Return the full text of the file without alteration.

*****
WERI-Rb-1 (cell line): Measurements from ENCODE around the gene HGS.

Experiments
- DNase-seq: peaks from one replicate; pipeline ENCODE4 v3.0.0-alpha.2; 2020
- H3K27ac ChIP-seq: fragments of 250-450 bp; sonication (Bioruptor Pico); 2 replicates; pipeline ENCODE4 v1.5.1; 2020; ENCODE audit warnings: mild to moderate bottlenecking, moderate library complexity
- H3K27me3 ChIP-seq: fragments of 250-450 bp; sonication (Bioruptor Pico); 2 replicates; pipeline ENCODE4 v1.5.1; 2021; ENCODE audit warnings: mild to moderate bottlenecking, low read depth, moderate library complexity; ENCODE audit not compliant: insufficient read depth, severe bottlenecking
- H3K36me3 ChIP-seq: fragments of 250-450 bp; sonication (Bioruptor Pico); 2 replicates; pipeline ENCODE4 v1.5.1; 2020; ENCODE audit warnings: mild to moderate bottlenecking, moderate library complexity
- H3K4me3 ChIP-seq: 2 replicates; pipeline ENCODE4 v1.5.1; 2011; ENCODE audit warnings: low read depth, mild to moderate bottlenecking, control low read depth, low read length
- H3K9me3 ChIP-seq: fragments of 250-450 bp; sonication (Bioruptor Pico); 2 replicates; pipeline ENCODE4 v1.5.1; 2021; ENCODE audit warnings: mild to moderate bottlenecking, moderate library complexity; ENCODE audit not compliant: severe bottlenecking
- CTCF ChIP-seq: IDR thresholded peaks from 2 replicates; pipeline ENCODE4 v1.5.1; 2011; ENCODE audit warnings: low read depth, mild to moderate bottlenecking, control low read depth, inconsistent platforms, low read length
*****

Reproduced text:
WERI-Rb-1 (cell line): Measurements from ENCODE around the gene HGS.

Experiments
- DNase-seq: peaks from one replicate; pipeline ENCODE4 v3.0.0-alpha.2; 2020
- H3K27ac ChIP-seq: fragments of 250-450 bp; sonication (Bioruptor Pico); 2 replicates; pipeline ENCODE4 v1.5.1; 2020; ENCODE audit warnings: mild to moderate bottlenecking, moderate library complexity
- H3K27me3 ChIP-seq: fragments of 250-450 bp; sonication (Bioruptor Pico); 2 replicates; pipeline ENCODE4 v1.5.1; 2021; ENCODE audit warnings: mild to moderate bottlenecking, low read depth, moderate library complexity; ENCODE audit not compliant: insufficient read depth, severe bottlenecking
- H3K36me3 ChIP-seq: fragments of 250-450 bp; sonication (Bioruptor Pico); 2 replicates; pipeline ENCODE4 v1.5.1; 2020; ENCODE audit warnings: mild to moderate bottlenecking, moderate library complexity
- H3K4me3 ChIP-seq: 2 replicates; pipeline ENCODE4 v1.5.1; 2011; ENCODE audit warnings: low read depth, mild to moderate bottlenecking, control low read depth, low read length
- H3K9me3 ChIP-seq: fragments of 250-450 bp; sonication (Bioruptor Pico); 2 replicates; pipeline ENCODE4 v1.5.1; 2021; ENCODE audit warnings: mild to moderate bottlenecking, moderate library complexity; ENCODE audit not compliant: severe bottlenecking
- CTCF ChIP-seq: IDR thresholded peaks from 2 replicates; pipeline ENCODE4 v1.5.1; 2011; ENCODE audit warnings: low read depth, mild to moderate bottlenecking, control low read depth, inconsistent platforms, low read length